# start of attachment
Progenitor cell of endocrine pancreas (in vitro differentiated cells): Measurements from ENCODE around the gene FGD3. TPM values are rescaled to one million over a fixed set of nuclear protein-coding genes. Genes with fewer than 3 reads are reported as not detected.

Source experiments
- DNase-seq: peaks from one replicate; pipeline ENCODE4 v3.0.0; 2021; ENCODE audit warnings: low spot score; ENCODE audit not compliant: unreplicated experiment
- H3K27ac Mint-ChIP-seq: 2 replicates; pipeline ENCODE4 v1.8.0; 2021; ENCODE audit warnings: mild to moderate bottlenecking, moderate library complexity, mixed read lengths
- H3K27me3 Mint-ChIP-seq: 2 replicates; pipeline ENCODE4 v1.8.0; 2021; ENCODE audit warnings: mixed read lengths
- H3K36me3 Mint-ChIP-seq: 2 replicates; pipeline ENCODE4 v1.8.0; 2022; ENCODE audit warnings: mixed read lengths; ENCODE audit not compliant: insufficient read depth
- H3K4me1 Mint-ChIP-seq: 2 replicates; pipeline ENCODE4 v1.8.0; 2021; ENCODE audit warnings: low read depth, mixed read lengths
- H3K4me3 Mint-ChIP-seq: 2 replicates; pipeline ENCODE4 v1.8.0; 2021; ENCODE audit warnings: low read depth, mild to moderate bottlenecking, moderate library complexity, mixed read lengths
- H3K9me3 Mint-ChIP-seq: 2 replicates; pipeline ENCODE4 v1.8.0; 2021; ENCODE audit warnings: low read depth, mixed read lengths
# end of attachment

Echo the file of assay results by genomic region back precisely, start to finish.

Progenitor cell of endocrine pancreas (in vitro differentiated cells): Measurements from ENCODE around the gene FGD3. TPM values are rescaled to one million over a fixed set of nuclear protein-coding genes. Genes with fewer than 3 reads are reported as not detected.

Source experiments
- DNase-seq: peaks from one replicate; pipeline ENCODE4 v3.0.0; 2021; ENCODE audit warnings: low spot score; ENCODE audit not compliant: unreplicated experiment
- H3K27ac Mint-ChIP-seq: 2 replicates; pipeline ENCODE4 v1.8.0; 2021; ENCODE audit warnings: mild to moderate bottlenecking, moderate library complexity, mixed read lengths
- H3K27me3 Mint-ChIP-seq: 2 replicates; pipeline ENCODE4 v1.8.0; 2021; ENCODE audit warnings: mixed read lengths
- H3K36me3 Mint-ChIP-seq: 2 replicates; pipeline ENCODE4 v1.8.0; 2022; ENCODE audit warnings: mixed read lengths; ENCODE audit not compliant: insufficient read depth
- H3K4me1 Mint-ChIP-seq: 2 replicates; pipeline ENCODE4 v1.8.0; 2021; ENCODE audit warnings: low read depth, mixed read lengths
- H3K4me3 Mint-ChIP-seq: 2 replicates; pipeline ENCODE4 v1.8.0; 2021; ENCODE audit warnings: low read depth, mild to moderate bottlenecking, moderate library complexity, mixed read lengths
- H3K9me3 Mint-ChIP-seq: 2 replicates; pipeline ENCODE4 v1.8.0; 2021; ENCODE audit warnings: low read depth, mixed read lengths